Five hundred micrograms of each recombinant protein were separately incubated in 1.5 mL tubes with TEV protease at 1:100 molar rate adding 0.6 mM glutathione (GSH) and 0.4 mM glutathione oxidase (GSSG). The reaction was maintained at room temperature with overnight shaking. In order to remove precipitates. Solution was centrifuged at 17,000 g at 4° C for 30 minutes and supernatant was collected. Reverse-phase chromatography was used with a C8 column (5 μm; 10 x 250 mm Supelco) on a Class LC-10VP chromatography system (Shimadzu, Japan) under non-denaturing conditions for TRX removal. Supernatant was diluted in 2 mL of Milli-Q H2O containing 0.1% trifluoroacetic acid (TFA) and applied to a semi-preparative reverse-phase C8 column previously washed with acetonitrile solvent containing 0.1% TFA and equilibrated with Milli-Q H2O containing 0.1% TFA. The fractions were eluted after 40 and 52 minutes under a linear gradient of acetonitrile solvent containing 0.1% TFA ranging from 5 to 95% of solvent with continuous flow of 4 mL/min and collected for further purity and dosage analyzes.
The mass / charge ratio (m/z) of the recombinant proteins from RP-HPLC were determined by MALDI-TOF/MS using linear mode on an AutoFlex III instrument (Bruker Daltonics, Billerica, USA). The samples were prepared with α-cyano-4-hydroxycinnamic matrix (1:1 molar ratio) and applied to a MALDI-TOF AnchorChip plate and crystallized at room temperature. Tris(2-carboxyethyl)phosphine (TCEP) was added to evaluate the presence of disulfide bonds  when needed. Samples were incubated in the presence of TCEP for thirty minutes and then applied to MALDI-TOF AnchorChip plate after crystallization with α-cyano-4-hydroxycinnamic matrix. The mass spectrometry (MS) data were obtained in MALDI-TOF by the Flex Control 3.0 software. The mass spectra were acquired with 300 laser shots at a frequency of 200 Hz and mass detection in the bands of 5,000–28,000 m/z.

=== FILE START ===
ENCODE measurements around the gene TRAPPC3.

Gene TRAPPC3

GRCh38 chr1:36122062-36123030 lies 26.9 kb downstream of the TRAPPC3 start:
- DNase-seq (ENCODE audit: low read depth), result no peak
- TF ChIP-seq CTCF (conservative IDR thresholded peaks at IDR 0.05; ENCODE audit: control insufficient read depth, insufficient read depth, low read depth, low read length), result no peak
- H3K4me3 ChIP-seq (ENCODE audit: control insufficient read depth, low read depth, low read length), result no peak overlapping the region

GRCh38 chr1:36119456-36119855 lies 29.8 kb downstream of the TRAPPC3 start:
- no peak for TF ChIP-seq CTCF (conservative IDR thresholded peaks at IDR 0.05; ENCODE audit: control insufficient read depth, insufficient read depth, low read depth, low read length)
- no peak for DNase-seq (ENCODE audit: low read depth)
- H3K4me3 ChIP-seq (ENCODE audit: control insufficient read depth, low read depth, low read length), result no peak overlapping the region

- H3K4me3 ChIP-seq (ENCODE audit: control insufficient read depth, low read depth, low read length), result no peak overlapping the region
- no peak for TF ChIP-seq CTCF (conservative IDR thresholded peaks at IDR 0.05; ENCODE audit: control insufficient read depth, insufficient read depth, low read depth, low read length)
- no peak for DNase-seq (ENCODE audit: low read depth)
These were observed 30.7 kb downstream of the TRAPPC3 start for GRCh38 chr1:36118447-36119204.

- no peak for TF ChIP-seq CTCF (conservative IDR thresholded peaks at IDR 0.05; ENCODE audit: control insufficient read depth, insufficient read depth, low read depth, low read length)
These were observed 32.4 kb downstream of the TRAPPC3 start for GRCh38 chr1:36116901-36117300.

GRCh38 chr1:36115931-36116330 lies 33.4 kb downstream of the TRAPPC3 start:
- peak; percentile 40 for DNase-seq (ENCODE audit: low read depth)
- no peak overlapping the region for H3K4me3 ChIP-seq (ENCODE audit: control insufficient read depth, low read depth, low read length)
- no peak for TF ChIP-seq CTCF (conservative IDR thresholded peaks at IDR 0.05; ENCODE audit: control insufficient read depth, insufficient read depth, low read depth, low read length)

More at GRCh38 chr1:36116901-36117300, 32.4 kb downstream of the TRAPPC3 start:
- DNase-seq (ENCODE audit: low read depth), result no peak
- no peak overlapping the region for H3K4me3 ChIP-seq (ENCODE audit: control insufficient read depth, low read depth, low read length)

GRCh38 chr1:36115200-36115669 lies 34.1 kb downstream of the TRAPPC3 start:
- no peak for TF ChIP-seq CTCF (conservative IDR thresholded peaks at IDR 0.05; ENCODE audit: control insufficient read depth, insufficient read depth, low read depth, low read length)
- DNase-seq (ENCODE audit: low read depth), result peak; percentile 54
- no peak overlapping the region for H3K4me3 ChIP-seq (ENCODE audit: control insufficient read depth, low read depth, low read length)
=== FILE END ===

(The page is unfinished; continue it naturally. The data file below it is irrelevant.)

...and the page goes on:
Secondary structure analyses of recombinant proteins were carried out using the JASCO J-810 spectropolarimeter (Tokyo, Japan), with Peltier Jasco temperature control system—PFD425S coupled. The analyzes were performed in a quartz cuvette with 0.1 mm optical path at 20 to 50°C, with a spectral window of 190 to 260 nm. Five scans were accumulated for each curve. Data scans of buffer solutions were acquired and subtracted from protein data. Data processing and deconvolution calculations to obtain secondary structure patterns and mean residue ellipticity were performed in the Spectra Analysis, DichroWeb softwares  and BeStSel . For DichroWeb analyzes, KD2 method was applied . To obtain the thermodynamics parameters, data from the rKD protein at 218 nm (20°C to 55°C) were plotted in function of temperature and three equations were used to fit the curve and extract thermodynamics parameters.
TM represents the temperature (x) where the protein folded fraction is 50%. The variable h is the enthalpy in cal/mol; u is the mean residue ellipticity of 100% folded protein and l the mean residue ellipticity of unfolded protein. The Eq (1) calculates the folding constant. The Eq (2) the fraction folded and Eq (3) the ellipticity . The first derivative of the fit curve was used to obtain the melting temperature. All spectra data were acquired and analyzed at the Proteomics Core Facility (LMProt) from Federal University of Minas Gerais (UFMG).
1H-NMR spectra were carried out on a Bruker AVANCE 500 MHz spectrometer operating at 500.17 MHz. The acquisition parameters to obtain a 1D spectra were: number of scans 500 at room temperature, spectral resolution 1254K using the zg protocol for hydrogen. The spectra were processed in the Bruker TopSpin 3.5 software.